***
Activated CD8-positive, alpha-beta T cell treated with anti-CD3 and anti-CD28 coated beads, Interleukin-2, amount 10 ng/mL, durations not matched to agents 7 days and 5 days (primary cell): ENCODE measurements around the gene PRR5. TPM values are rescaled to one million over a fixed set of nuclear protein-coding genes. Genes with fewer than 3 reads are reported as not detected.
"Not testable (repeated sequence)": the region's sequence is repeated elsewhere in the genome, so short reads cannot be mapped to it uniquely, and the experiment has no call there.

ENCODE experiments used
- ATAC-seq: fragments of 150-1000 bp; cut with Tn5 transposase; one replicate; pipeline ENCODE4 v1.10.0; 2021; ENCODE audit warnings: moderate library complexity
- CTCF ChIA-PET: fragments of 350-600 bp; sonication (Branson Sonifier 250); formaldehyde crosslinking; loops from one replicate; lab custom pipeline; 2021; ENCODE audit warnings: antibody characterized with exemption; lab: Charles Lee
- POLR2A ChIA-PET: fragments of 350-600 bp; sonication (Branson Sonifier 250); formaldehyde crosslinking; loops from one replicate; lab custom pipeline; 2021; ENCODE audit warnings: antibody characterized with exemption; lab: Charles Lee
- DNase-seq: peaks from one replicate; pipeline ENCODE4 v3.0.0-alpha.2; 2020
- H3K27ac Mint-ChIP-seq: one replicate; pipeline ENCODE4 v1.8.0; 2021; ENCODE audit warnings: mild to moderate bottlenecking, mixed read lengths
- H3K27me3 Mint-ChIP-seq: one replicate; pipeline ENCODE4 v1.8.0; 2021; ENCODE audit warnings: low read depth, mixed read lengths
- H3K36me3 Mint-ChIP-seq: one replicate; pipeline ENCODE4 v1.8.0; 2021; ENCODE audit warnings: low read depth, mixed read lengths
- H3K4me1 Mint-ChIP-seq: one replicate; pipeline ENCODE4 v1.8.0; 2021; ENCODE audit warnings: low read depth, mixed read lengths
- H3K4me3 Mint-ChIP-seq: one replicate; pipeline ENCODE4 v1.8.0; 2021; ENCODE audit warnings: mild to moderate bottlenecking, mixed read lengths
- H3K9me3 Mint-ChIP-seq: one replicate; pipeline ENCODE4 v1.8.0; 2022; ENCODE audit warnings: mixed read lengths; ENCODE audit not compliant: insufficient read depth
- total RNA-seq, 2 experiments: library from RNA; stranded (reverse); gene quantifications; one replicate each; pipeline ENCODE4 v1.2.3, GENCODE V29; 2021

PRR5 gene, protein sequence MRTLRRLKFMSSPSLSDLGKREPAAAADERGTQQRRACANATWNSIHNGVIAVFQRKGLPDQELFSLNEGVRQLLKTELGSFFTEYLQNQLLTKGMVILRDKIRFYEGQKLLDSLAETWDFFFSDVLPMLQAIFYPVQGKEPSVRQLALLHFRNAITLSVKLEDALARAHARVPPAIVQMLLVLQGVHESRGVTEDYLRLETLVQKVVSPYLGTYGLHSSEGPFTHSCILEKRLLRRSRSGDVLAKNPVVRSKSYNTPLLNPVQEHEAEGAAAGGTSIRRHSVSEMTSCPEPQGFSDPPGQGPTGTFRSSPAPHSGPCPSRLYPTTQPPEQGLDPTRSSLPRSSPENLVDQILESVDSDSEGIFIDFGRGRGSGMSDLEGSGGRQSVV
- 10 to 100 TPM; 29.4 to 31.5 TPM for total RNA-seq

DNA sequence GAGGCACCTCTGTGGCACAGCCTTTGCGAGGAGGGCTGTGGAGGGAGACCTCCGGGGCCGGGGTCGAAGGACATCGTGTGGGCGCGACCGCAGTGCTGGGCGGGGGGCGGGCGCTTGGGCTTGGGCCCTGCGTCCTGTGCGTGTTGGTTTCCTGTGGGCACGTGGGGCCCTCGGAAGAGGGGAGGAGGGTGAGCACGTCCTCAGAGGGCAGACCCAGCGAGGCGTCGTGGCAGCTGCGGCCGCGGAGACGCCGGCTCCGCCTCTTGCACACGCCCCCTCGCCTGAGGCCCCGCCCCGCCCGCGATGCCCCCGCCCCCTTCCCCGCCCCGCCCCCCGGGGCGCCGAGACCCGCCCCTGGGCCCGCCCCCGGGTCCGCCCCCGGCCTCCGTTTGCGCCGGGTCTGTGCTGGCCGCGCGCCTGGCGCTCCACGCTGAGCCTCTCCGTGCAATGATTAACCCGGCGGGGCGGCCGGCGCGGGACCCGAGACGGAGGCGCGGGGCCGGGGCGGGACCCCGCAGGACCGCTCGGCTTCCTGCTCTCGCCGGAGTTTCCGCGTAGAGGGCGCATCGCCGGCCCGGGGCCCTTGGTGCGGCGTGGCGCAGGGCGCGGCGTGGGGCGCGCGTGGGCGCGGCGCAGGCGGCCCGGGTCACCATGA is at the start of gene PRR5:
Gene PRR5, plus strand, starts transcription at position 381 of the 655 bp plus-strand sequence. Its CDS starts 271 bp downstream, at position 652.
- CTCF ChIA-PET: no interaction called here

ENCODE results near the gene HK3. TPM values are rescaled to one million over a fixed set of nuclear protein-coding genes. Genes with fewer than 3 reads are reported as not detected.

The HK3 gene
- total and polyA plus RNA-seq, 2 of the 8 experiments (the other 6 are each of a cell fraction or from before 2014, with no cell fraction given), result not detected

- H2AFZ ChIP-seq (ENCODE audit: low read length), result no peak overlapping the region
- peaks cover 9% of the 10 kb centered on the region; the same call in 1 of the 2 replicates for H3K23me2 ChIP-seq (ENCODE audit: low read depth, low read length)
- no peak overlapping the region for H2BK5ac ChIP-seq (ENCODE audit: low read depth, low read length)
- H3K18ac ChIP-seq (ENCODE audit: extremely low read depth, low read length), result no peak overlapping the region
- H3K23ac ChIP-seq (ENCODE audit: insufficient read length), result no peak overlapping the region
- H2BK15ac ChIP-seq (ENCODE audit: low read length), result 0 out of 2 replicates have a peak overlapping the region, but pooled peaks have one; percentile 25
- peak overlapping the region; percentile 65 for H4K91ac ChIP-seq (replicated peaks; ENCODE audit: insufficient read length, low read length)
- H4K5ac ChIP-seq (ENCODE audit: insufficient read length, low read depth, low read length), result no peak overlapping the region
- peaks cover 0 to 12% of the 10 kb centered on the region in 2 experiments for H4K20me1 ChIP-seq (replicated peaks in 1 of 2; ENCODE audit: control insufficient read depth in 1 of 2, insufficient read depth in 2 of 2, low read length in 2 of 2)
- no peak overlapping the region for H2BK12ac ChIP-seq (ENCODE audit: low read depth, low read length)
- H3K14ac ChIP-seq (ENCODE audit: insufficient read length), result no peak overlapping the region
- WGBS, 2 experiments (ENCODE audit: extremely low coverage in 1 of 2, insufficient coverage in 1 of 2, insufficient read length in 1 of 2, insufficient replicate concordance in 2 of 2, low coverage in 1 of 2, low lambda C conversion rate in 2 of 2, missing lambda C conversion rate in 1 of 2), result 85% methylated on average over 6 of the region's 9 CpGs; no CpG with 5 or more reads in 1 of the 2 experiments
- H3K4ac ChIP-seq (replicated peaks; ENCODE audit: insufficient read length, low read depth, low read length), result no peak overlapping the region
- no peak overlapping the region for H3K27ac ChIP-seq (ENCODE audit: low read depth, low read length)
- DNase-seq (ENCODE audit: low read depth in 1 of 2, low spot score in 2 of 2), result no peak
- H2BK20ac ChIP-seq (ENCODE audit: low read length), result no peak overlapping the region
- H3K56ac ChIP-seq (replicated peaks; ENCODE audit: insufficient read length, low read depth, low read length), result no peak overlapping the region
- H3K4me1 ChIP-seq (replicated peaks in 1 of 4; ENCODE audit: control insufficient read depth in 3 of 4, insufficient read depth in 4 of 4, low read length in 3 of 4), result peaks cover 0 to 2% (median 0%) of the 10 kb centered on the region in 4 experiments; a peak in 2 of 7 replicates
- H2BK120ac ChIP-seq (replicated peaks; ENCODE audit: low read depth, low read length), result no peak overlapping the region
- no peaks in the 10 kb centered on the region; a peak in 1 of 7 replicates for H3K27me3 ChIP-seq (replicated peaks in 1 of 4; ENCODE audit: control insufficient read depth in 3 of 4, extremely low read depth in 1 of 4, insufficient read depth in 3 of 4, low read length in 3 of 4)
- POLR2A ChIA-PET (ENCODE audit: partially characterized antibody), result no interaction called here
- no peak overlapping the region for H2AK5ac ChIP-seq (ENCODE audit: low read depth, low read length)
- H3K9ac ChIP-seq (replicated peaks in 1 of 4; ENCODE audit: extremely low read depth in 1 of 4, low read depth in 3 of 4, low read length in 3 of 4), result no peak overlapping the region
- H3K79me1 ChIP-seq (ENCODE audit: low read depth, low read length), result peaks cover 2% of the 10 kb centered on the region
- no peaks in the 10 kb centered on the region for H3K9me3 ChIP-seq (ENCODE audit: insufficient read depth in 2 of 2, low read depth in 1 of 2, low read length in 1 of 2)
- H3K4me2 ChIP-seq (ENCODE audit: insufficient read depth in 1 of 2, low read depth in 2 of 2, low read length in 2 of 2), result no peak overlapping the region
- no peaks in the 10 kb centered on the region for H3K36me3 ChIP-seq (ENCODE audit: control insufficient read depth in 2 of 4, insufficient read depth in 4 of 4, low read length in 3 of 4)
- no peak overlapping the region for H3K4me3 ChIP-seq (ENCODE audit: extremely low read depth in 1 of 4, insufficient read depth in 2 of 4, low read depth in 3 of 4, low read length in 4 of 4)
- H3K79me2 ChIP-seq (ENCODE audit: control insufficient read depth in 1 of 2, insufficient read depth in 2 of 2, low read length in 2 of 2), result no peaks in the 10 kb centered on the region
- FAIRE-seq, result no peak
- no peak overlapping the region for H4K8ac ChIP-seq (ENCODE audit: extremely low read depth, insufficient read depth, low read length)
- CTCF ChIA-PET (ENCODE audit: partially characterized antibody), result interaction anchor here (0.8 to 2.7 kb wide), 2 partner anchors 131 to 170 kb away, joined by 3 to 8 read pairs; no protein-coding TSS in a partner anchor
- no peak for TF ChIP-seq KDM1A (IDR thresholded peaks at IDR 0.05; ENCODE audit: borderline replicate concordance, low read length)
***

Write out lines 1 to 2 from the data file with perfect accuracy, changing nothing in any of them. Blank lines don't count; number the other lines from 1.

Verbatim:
Activated CD8-positive, alpha-beta T cell treated with anti-CD3 and anti-CD28 coated beads, Interleukin-2, amount 10 ng/mL, durations not matched to agents 7 days and 5 days (primary cell): ENCODE measurements around the gene PRR5. TPM values are rescaled to one million over a fixed set of nuclear protein-coding genes. Genes with fewer than 3 reads are reported as not detected.
"Not testable (repeated sequence)": the region's sequence is repeated elsewhere in the genome, so short reads cannot be mapped to it uniquely, and the experiment has no call there.